“So what we need to do now is set back the clock and pretend we’re back in September when the budget came out,” she said. “But we need to follow timelines here like everyone else,” she reminded the Trustees. “We’re so understaffed in our office, its hard to get things done,” responded Mr. Shultz.

Southampton Town Police Chief Robert Pearce came before the board to address portions of his department’s budget that concerned him. Chief Pearce had put in a request for six new police officers in order, primarily, to increase police presence in Flanders as well as a request for more money for severance pay and vehicle upkeep.

“That is the reason I am asking for six,” he said, “It is my understanding I’m getting three with a possibility of a fourth in 2016.” In the current budget, there will be three new names added to the police payroll, filling two new positions and one vacancy.

The town has budgeted to add another lieutenant and sergeant to the department—both will be internal promotions—and then to fill those positions and an existing vacancy with department officers.

If Suffolk County adopts its preliminary budget, Ms. Throne-Holst explained there would be a new agreement to provide the town with a greater share of sales tax revenue to use for public safety.

The supervisor suggested some of that money be allocated to pay for one officer immediately, with a commitment to double the amount in the next calendar year.

“It won’t get you there immediately, but it will get you there roughly in a year or so,” Ms. Throne-Holst said. Chief Pearce said back when he had 102 officers he ran a lean department. As the budget stands, his department will have 90 officers in 2015.

“We were running lean then, we’re running emaciated now,” Chief Pearce said. The supervisor said the seasonal nature of the town makes budgeting for the police particularly difficult.

“We try to do the best we can in a way that achieves a balance between the season and the off-season,” she said.

East Hampton Budget

In East Hampton Town, Budget Officer Len Bernard presented another review of the tentative operating budget for 2015. Since it was first presented to the public in September, the town has added $29,124 in net expenditures to the budget. More money for human services, town cemeteries, the East End Arts Council and the fisheries committee, among others, account for the increases, Mr. Bernard explained.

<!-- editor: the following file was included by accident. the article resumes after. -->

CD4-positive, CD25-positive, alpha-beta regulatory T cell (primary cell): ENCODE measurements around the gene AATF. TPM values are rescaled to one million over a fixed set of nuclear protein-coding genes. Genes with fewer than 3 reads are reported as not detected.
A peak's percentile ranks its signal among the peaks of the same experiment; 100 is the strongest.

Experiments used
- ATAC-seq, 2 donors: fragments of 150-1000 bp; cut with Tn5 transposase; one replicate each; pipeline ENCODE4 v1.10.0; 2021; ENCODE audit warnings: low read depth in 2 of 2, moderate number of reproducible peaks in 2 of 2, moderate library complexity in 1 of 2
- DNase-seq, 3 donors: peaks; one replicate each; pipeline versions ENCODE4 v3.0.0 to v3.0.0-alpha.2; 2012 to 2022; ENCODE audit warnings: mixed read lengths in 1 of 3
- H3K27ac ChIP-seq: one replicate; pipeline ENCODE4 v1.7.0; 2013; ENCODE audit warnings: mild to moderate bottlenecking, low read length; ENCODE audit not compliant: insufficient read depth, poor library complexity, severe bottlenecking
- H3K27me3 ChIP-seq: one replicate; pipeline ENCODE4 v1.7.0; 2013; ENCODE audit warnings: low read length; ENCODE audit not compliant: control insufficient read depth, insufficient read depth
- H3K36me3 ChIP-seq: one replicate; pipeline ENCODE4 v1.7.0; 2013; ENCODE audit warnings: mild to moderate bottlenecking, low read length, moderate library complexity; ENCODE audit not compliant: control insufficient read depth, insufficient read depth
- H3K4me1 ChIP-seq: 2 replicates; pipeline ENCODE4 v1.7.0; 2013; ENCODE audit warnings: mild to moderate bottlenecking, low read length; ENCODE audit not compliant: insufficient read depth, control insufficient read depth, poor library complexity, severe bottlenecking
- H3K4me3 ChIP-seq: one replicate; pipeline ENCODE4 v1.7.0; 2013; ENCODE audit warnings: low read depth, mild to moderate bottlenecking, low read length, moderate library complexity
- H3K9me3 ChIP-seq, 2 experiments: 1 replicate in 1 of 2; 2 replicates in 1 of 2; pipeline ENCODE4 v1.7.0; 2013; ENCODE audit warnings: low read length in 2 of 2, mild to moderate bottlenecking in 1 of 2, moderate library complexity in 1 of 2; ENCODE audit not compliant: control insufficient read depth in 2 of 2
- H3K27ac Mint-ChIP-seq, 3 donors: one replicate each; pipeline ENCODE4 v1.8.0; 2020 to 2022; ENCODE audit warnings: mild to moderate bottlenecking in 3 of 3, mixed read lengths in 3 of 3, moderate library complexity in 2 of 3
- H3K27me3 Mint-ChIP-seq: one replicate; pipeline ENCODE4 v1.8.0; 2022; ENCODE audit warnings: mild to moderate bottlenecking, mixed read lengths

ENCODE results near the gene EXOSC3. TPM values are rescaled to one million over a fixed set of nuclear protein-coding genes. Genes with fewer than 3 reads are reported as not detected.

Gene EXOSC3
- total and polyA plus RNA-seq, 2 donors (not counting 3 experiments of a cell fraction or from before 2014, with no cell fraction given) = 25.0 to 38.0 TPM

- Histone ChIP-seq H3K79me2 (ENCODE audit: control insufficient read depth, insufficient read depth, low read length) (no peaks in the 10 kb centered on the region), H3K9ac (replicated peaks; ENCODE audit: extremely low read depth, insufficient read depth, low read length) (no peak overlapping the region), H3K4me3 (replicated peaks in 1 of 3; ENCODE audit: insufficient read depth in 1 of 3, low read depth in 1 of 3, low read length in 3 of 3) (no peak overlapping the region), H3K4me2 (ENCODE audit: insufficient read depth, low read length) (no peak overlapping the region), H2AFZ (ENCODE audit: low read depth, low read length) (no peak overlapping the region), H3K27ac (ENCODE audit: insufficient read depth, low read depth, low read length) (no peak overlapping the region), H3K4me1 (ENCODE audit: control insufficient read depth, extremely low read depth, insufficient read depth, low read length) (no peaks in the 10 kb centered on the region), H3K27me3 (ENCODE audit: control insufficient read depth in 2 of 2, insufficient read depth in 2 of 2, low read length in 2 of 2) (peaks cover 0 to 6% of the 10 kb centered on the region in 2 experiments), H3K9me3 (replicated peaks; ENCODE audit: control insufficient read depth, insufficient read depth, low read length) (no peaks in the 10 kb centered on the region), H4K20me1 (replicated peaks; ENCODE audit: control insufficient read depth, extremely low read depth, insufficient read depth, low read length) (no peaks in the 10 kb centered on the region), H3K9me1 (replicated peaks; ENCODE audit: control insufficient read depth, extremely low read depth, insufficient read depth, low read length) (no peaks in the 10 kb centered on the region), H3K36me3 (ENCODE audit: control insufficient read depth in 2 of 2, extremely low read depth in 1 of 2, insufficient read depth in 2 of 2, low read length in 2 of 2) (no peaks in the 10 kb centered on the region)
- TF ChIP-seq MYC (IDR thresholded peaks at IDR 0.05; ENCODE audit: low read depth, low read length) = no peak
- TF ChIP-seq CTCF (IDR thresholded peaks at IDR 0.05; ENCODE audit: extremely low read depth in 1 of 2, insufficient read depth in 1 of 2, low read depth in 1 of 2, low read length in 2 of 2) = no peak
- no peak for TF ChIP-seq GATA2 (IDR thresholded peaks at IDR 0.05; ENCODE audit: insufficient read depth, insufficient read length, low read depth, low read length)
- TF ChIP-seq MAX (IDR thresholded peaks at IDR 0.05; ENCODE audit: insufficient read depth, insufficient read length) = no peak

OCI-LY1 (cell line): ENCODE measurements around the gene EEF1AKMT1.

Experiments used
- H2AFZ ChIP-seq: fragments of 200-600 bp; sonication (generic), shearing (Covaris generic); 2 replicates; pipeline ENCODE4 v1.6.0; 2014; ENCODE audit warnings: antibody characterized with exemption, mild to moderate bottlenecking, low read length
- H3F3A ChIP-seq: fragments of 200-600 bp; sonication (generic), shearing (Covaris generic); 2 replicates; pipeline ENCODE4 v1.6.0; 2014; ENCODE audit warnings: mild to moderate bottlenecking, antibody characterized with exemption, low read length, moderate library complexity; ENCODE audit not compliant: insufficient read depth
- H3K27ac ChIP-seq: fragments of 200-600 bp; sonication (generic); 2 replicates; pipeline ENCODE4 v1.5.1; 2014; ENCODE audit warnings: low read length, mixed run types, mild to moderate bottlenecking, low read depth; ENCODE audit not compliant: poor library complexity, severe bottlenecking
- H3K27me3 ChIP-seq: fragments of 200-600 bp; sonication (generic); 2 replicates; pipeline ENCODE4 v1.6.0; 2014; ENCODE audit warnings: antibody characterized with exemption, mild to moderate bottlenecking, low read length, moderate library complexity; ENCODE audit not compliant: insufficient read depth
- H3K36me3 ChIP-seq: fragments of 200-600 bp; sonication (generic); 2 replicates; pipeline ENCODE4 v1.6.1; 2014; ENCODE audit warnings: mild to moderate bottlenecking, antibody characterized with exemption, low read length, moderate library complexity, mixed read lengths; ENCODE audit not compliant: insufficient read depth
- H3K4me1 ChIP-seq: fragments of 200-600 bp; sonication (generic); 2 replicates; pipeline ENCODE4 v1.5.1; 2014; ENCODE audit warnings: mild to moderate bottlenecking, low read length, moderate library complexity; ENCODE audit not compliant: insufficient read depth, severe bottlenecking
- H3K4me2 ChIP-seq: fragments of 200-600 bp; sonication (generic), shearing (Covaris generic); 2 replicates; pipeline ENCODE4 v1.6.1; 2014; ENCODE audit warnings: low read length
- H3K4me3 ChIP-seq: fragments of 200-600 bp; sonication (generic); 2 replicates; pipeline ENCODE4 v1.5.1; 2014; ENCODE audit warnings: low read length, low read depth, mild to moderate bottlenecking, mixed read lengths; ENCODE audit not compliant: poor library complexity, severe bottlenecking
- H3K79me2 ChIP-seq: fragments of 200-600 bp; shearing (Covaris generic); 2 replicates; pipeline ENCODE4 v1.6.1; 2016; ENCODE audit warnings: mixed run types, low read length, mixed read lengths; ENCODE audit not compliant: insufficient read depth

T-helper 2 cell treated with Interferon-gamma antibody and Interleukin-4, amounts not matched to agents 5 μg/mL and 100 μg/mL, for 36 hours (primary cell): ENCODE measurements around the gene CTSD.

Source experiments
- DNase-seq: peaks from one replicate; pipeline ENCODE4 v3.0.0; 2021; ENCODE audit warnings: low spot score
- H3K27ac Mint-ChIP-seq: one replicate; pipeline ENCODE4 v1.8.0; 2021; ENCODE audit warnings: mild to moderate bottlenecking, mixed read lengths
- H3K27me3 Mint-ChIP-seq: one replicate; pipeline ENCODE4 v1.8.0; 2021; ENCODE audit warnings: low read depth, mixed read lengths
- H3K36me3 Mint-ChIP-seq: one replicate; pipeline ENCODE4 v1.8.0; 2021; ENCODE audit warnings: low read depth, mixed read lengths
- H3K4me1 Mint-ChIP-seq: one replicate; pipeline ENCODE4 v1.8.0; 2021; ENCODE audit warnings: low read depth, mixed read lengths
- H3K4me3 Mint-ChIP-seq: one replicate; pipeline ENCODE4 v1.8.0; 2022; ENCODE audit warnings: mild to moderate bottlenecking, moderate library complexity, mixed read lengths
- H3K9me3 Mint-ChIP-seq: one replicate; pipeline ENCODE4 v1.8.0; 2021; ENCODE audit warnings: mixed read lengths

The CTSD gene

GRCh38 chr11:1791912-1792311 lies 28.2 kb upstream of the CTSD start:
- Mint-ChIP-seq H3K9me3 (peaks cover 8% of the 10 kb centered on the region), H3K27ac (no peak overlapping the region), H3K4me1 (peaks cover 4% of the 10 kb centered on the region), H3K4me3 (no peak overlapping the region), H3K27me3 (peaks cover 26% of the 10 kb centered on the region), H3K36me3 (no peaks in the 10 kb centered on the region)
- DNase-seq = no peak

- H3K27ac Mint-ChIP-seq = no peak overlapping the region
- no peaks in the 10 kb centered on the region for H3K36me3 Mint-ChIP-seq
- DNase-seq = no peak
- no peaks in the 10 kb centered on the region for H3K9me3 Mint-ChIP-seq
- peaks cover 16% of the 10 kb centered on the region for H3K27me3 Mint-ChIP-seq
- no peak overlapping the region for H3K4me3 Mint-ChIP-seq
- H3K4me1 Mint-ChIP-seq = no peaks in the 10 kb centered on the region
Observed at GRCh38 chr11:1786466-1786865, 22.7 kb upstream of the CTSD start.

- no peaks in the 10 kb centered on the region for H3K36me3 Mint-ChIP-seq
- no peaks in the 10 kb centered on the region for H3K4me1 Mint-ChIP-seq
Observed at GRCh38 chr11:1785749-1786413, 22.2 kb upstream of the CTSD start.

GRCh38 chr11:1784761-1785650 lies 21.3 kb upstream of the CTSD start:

Mr. Bernard said more money had found its way into the revenue fund. This is in part due to expected lease payments from solar companies. According to Mr. Bernard the contracts have been drawn and will be signed shortly. “This is going to happen real soon,” he said.

The overall net to the tax levy, he said, is $152,400 in revenue, which will very slightly lower the projected tax increase. Also, it will put the town $329,569 under the tax cap, which it can carry forward to the next year.

In a work session meeting on October 21, Councilwoman Kathee Burke Gonzalez asked that an additional $36,000 be put into the airport budget in order to install cameras to record flight activity.

Councilman Peter Van Scoyoc requested the town also budget for a part-time skilled carpenter to conduct small repairs on town buildings. “I think Peter’s proposal is acceptable, as far as I’m concerned, and encouraged,” said Councilman Fred Overton.

Mr. Bernard said he would add both of those items to the budget. Both towns are scheduled to adopt their operating budgets by November 20, as stipulated by state law.

David Alicea

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David Alicea is part of the Sierra Club’s Beyond Coal campaign, which aims to unite grassroots activists around the country in order to move past the nation’s dependence on coal. Here he discusses the upcoming Rally for Renewables and other ways to move toward energy independence.

Last month, hundreds of thousands of people gathered in Manhattan for the People’s Climate March. Now on this Thursday, October 30, the Sierra Club is hosting a rally for renewables. What is that in aid of?

Well it’s an hour before LIPA’s board meeting. They have two board meetings left in the year, on October 30 and December 17. We expect on December 17 they will make a decision whether to move forward or not on an offshore wind project 30 miles off of Montauk. So we saw this board meeting in October as kind of the last public opportunity to really come out there and show the overwhelming support for wind energy from a diversity of voices and to really make it known we’re going to have to rally.

Who are some of the people slated to speak at Thursday’s rally?

We have a pretty good lineup. There will be Lisa Tyson from the Long Island Progressive Coalition, Maureen Murphy for the Citizens Campaign for the Environment, Stephan Edel from the Center of Working Families, Jeremy Samuelson from the Concerned Citizens of Montauk is trying to make his way out, Gordian Raacke from Renewable Energy Long Island and Catherine Bowes from the National Wildlife Federation. We have some of your basic environmental groups, we have progressive voices, we have conservation focus groups who ask hard questions about new development projects. We’ll also have some staff from elected officials offices in the board meeting itself to also deliver statements on behalf of their legislators.

Do you have any sort of inkling as to whether or not the LIPA board and Governor Cuomo will approve the Deepwater ONE project?